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Regular Soda vs. Diet Soda, Which is Actually Worse?

Regular soda (left) is compared to diet (right). Both have “No” signs on them.
Source: Canva

Are you a diet soda enthusiast, or do you prefer a large glass of the real stuff? No matter what your answer is, it’s important to know which option is the healthiest for you — allowing you to stay as safe and healthy as possible before you consume your next soft drink. Here’s what science and experts have to say about the healthiness of regular vs. diet soda.

Calories aren’t the only consideration to make when it comes to eating and drinking healthily. While many remember the major diet soda shift in the early aughts, new concerns became mainstream in 2010 — prompting more people to care about the chemical and ingredient lists than calories, in some cases.

Before we determine which option is objectively “better” for you, we have to look at the key differences between diet and regular soda.

Diet vs. Regular: What’s The Difference?
Diet soda mimics regular soda, often containing similar flavor elements. The primary difference? Sugar substitutes. The appeal of diet soda is that it’s sugar-free (and often calorie-free), which means it won’t necessarily hit your waistline; but it might still have ill effects.

If you’re not sure what to look for, check for “diet” on the label or for ingredients such as aspartame, sucralose, stevia, and acesulfame potassium.

Regular soda, on the other hand, is higher in sugar and is a blend of carbonated water and sweeteners. Corn syrup and sucrose are often on the ingredients list for these types of sodas.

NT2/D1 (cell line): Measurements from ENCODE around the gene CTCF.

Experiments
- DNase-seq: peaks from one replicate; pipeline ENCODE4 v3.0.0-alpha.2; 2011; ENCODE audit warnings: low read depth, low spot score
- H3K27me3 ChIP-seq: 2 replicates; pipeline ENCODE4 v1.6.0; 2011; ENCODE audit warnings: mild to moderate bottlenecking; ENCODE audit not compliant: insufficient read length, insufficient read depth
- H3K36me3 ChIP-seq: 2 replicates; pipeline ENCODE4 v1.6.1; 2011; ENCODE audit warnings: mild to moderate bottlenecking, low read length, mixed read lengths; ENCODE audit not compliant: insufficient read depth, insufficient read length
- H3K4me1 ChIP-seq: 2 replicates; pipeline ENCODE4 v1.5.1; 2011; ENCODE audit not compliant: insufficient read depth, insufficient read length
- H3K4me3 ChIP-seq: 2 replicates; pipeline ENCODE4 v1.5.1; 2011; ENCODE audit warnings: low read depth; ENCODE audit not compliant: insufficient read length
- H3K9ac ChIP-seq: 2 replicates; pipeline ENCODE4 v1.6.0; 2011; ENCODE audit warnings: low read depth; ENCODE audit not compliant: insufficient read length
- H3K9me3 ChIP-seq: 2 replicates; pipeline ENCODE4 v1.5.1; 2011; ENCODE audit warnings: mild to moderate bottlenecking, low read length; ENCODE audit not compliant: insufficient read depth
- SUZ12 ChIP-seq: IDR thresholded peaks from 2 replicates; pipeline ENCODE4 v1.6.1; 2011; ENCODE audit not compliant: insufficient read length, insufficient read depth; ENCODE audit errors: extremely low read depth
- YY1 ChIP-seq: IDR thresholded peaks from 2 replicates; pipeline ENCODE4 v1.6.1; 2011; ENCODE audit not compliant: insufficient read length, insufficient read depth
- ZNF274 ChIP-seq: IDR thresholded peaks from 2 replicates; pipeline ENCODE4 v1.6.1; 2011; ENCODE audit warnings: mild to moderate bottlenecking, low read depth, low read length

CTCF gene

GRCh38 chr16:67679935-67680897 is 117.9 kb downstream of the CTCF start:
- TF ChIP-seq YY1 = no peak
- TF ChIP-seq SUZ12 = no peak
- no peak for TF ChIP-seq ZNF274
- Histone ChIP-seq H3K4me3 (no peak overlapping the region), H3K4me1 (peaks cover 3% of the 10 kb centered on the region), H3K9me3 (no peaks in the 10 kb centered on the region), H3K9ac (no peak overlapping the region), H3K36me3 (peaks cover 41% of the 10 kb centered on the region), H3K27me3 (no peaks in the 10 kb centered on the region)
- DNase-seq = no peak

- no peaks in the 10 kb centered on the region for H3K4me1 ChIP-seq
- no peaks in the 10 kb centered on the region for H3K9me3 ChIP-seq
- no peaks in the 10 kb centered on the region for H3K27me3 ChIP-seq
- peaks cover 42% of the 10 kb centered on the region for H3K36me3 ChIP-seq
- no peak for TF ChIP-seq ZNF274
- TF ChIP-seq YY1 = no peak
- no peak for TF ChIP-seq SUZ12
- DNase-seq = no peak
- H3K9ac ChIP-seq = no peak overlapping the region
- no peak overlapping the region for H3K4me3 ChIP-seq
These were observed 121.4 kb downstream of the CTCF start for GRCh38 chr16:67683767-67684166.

Are There Any Benefits To Drinking Diet?
Diet soda may be the “best” choice for those with specific needs. For example — it can assist with weight loss, as it can make you feel full and won’t count for much of your calories. It’s also a sugar-free “sweet” option for those with glucose control concerns.
Okay, Now What About Regular?
Regular is best for those looking to avoid headaches caused by diet soda, or who want a sweet treat without the fake sweeteners; as they have been anecdotally linked to nervous system issues.

However, we do want to note that no matter what choice you go with, water is universally seen as the best, safest option — offering you hydration that’s free of calories, chemicals, and sugary sweetness.

Assessing The Risks: Diet vs. Regular
The primary risks associated with diet soda come with the chemicals that are found in them. Aspartame, for example, is a now-known carcinogen and is generally looked down on due to its slew of possible nervous system effects.

Additionally, sucralose can cause issues in DNA replication and general, total-body health — causing disruption in the tight junctions of certain tissues in our body and leading to intestinal distress, in some.

So, if you’re reaching for a drink, you may want to think twice. Experts generally recommend educating yourself on the risks and speaking to your doctor for personalized medical advice.


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